In a scene from the film Nowhere Boy, a young John Lennon gets told off at school. “You’re going nowhere!” snarls a furious headmaster. The future Beatles founder replies: “Is ‘nowhere’ full of geniuses, sir? Because I probably do belong there.”
When Van Chan formed his band over a year ago, he decided Nowhere Boys would be the perfect name. “We’re not well-known in Hong Kong, but we’re working hard,” he says.
The quintet – Chan on vocals, guitarist Kenneth Angus, keyboardist/violinist Fisher Kan, bassist Hansun Chan and drummer Nate Wong – describes their sound as “cinematic rock” genre – music inspired by movies.
“Movies are an improved version of reality. Everything is perfectly dramatised. Even the tragedies are beautiful. And it’s this hyper reality that we want to bring people in with our music,” says film fan Chan, who likes to write songs while watching movies.
He wrote Back in Time after watching Eric Bress’ The Butterfly Effect, while Hayao Miyazaki’s Castle in the Sky inspired a song of the same name.
While tracks like The Boy Who Wouldn’t Grow Up include audio segments of movies, no song is more “cinematic rock” than Rhapsody, a schizophrenic but pleasing blend of flamenco, baroque, classic rock, rap, church music and, just for the sake of it, children’s songs.
“We nearly put in Old MacDonald Had a Farm with its original lyrics, but that was going a bit too far,” says Kan. So they changed the lyrics – essentially a cha chaan teng breakfast menu – and sang them in gospel style.
Van, who got the idea for the song after dreaming about escaping from a girlfriend’s home when her parents unexpectedly returned, wrote the various song sections together with Kan.
After they were done, they had no idea how the pieces would meld together. “But we just threw what we had to the rest of the band, and they made it work,” says Kan. “We managed to write the song and record a demo in just two weeks.”
“It’s awesome to do something silly really seriously,” says Chan. Rhapsody was the band’s debut single, and is their proudest work to date.
“It’s the best representation of our band – we’re five totally different people with different musical backgrounds,” says Kan.
Before Nowhere Boys, Chan, an avid music lover, was pursuing a career in architecture. Music was his hobby, and he performed cover songs in his spare time.
Then in October 2014, he met Wong, who grew up in the US and had recently arrived back in Hong Kong. Wong encouraged him to form his own band, and so he picked several friends who he thought were “good multi-instrumentalists, not too famous and could take criticism well”.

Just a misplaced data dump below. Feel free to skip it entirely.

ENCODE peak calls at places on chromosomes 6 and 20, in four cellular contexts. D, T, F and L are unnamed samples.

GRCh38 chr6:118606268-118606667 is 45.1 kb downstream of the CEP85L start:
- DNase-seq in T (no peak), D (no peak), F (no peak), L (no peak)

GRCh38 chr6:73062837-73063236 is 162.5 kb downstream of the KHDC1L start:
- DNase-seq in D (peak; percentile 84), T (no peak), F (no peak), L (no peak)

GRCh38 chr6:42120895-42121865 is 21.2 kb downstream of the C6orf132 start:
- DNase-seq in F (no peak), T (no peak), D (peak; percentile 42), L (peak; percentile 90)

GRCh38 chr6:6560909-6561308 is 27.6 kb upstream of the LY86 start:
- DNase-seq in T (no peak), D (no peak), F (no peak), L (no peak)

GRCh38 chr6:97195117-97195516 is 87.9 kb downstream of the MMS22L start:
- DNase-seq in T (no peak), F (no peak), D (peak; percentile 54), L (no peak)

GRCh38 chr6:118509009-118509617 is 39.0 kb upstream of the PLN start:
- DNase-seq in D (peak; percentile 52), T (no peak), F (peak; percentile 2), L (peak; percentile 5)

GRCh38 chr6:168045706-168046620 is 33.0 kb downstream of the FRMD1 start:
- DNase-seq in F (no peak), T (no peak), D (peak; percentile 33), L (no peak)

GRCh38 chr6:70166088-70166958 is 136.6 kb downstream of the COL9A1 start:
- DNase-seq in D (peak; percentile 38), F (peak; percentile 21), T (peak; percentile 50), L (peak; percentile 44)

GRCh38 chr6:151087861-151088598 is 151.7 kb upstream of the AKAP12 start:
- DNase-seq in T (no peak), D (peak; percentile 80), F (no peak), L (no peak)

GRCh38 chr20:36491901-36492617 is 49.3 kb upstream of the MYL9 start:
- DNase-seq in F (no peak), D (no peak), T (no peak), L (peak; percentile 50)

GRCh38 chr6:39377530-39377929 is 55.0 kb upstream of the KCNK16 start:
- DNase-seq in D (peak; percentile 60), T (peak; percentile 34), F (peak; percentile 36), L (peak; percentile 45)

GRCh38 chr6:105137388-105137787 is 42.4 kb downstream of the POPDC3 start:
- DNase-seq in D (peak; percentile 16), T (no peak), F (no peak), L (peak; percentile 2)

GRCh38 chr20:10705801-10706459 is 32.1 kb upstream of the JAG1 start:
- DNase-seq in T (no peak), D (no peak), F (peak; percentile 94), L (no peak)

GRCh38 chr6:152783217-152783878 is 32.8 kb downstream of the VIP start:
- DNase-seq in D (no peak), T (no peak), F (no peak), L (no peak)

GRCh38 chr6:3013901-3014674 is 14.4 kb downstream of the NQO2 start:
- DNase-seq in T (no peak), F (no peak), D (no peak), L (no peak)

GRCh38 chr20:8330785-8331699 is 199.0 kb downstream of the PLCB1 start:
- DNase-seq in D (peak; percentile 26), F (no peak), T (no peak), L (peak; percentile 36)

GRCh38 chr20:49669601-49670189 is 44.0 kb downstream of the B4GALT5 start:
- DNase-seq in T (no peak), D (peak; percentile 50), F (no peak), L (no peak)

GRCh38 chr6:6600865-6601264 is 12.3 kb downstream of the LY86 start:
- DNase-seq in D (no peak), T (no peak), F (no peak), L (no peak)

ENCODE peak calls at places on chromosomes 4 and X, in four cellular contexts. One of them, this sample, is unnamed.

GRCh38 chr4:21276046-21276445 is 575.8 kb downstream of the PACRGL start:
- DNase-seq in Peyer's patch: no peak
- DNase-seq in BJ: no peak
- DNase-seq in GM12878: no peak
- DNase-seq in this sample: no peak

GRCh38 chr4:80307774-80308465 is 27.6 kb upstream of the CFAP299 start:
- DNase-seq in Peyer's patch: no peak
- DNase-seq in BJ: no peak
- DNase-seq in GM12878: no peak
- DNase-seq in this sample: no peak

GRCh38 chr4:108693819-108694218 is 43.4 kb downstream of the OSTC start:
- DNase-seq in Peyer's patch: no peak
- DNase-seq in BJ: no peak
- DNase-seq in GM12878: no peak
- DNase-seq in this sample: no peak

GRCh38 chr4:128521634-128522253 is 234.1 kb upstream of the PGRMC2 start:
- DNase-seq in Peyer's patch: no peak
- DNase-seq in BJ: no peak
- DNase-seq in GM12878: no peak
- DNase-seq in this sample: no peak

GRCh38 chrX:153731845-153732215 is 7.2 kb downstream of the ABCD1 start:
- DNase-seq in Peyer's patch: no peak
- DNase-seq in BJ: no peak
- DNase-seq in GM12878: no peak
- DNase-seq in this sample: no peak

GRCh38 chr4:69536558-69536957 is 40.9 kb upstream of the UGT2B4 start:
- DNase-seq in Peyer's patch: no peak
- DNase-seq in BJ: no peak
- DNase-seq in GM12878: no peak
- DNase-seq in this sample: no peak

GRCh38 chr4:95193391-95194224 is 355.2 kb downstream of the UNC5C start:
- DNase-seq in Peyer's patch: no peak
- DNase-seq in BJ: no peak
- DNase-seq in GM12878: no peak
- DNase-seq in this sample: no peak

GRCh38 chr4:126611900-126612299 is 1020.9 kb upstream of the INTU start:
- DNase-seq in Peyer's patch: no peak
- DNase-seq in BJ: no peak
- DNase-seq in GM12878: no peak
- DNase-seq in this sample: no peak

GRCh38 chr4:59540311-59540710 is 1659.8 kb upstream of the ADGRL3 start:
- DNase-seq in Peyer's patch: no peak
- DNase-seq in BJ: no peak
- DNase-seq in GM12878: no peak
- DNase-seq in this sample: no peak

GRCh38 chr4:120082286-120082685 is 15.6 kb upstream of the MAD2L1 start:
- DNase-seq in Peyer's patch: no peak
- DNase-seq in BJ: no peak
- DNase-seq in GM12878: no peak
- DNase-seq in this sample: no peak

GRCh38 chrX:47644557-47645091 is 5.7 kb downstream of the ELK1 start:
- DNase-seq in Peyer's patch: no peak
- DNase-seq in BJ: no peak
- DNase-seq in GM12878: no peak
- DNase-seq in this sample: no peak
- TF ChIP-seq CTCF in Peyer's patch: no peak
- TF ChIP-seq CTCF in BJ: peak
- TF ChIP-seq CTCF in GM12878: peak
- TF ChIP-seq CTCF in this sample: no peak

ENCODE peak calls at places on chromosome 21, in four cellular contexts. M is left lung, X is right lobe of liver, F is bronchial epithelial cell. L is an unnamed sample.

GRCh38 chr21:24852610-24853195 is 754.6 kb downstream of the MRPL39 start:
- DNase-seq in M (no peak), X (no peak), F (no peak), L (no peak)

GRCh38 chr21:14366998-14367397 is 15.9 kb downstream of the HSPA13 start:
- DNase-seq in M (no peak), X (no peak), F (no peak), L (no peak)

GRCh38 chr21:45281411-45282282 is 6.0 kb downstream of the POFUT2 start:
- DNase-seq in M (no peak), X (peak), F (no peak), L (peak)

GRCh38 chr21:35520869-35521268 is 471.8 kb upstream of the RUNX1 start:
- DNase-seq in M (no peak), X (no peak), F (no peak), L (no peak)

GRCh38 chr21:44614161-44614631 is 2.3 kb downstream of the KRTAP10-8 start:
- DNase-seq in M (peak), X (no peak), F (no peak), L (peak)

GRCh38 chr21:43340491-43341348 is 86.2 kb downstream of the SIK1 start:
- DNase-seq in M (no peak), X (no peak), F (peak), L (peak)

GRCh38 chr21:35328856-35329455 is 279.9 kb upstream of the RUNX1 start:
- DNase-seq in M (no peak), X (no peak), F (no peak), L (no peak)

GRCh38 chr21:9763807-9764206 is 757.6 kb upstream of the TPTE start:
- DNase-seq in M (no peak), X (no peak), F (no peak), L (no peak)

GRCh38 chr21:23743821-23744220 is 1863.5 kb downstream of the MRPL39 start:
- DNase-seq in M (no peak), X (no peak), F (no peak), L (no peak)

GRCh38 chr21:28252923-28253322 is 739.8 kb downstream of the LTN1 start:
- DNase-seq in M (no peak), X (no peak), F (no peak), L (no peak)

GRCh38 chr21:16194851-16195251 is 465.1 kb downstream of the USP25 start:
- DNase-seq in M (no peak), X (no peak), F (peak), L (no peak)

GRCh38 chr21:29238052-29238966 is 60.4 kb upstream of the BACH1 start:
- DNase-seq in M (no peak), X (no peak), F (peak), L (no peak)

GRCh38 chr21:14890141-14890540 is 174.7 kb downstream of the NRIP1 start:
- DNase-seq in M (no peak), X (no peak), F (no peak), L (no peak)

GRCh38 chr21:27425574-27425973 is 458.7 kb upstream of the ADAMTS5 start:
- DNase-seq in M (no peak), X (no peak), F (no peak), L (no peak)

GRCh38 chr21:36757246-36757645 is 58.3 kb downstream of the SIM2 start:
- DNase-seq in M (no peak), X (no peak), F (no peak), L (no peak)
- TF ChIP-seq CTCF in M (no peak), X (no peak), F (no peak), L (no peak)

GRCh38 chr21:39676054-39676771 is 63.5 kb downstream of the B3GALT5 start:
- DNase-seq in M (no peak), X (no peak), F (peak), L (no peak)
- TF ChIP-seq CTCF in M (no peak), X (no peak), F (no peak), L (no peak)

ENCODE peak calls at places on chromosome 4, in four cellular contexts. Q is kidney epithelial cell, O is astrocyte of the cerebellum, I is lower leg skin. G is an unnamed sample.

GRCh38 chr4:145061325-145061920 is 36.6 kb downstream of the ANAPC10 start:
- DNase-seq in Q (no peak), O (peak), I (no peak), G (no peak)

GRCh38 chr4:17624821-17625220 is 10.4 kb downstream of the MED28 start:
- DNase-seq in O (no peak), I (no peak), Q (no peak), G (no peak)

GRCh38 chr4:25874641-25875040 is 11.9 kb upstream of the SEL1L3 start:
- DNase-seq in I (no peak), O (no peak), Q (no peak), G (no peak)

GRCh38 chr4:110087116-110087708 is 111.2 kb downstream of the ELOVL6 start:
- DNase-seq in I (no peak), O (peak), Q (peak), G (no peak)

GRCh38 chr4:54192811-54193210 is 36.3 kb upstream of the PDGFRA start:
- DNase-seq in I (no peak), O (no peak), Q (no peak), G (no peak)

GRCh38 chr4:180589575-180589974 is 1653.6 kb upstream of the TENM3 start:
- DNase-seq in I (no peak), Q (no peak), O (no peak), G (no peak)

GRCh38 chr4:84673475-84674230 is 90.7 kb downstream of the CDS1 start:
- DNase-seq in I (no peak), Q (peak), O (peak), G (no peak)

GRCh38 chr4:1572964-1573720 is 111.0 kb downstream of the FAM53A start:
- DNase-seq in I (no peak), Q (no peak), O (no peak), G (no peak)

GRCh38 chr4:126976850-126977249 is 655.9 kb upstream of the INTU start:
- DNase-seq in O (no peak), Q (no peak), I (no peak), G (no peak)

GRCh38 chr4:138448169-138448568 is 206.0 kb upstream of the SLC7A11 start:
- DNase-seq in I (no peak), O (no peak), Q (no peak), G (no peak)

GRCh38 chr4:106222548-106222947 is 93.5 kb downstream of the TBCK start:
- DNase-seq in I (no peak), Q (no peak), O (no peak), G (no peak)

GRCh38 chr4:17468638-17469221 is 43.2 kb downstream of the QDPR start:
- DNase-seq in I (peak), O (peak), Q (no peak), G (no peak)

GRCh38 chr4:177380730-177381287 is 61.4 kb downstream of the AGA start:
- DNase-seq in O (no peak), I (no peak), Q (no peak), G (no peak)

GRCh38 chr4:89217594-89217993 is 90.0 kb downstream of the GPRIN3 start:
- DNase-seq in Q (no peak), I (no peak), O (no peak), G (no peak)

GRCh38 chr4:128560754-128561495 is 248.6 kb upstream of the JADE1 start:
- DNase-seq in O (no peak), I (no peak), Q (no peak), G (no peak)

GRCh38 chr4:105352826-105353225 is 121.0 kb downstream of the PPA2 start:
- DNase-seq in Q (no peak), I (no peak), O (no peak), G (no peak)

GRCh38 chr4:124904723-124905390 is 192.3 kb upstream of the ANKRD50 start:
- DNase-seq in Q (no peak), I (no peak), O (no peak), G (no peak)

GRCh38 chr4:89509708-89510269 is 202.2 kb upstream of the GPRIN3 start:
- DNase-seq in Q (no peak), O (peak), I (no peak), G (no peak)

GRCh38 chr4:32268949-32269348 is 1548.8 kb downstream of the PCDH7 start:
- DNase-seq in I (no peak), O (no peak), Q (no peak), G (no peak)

Once they began jamming, he realised he had found the group of people who could turn his musical vision into reality. That made him quit his job and dedicate all his time to the band.
In July last year, they released their self-titled debut EP, featuring six songs mostly recorded in their homes with their own equipment. They spent HK$70,000 on mixing, printing and making music videos, yet saw it as just a passion project and didn’t expect any commercial success.
To their surprise, it landed a No 5 spot on the iTunes and No 4 on Apple Music Canto-pop charts within its first week.
Their songs were played on local radio, and the 1,000 copies they printed were gone in three months. Soon after, they got signed to Frenzi Music. “The managers are musicians themselves, so they really respect us. I don’t think they even know how old we are – they don’t care!” says Angus. “But having a label really helps establish us as a legitimate band and get more media attention, especially on radio.”
Next month, they’ll release their second EP, Welcome to Our Hyperreality. After being told their first was too “surreal”, the band tried to make this one more relatable with Canto lyrics inspired by daily life.
Superman is about a man on his deathbed who realises he could have been a superhero. Disco track Refractions is about a person whose only joy in life is performing on stage after work.
“Our lyrics are very local, so some people try to make out songs political,” says Chan. “But we’re not super hot-blooded. We’ve got a more romantic, nostalgic vibe.”
Due to rich blend of instrumentation and genres, a typical Nowhere Boys song could use more than 80 individual tracks. Now, with HK$109,000 raised through crowd-funding platform Musicbee, the band is aiming for a whole new level of sound quality.
“Our last EP took just two months to make, but for this one each song is taking two months,” says Ling. “Having professional producer Victor Tse [from Frenzi Music] on board made a huge difference. We only think about musical arrangements, but he thinks about the full picture. While recording Superman, he told me to add in a guitar solo. I didn’t think it would work, but it ended up pushing the song’s emotions to a whole new level.”
Chan also relished having a producer to guide him vocally. “People say I sound like Eason Chan, but I’m trying to develop my own sound. Before, I typically needed an hour to record a song. That’s already 10 takes. But now it’s four hours to do one verse to get the sound just right,” he says. “Usually in rock songs we tend to sing as loud as we can, which is great to notch up the energy during live shows. But for recording, Victor asked me to use head tones, which is a technique used for opera singing. I was skeptical at first, but it worked.”
Indie artists in Hong Kong can have a tough time getting noticed in an industry geared towards sugary pop.
But Wong is optimistic: “I see a lot of opportunity in Hong Kong. In the US, everyone’s good and there’s an oversaturation of bands and musicians. We’ve made some different music and we found people we are super receptive to that. So that’s really encouraging,” he says.
Join Nowhere Boys at their EP launch gig at Hangout on April 28! Check out their Facebook event page for more info.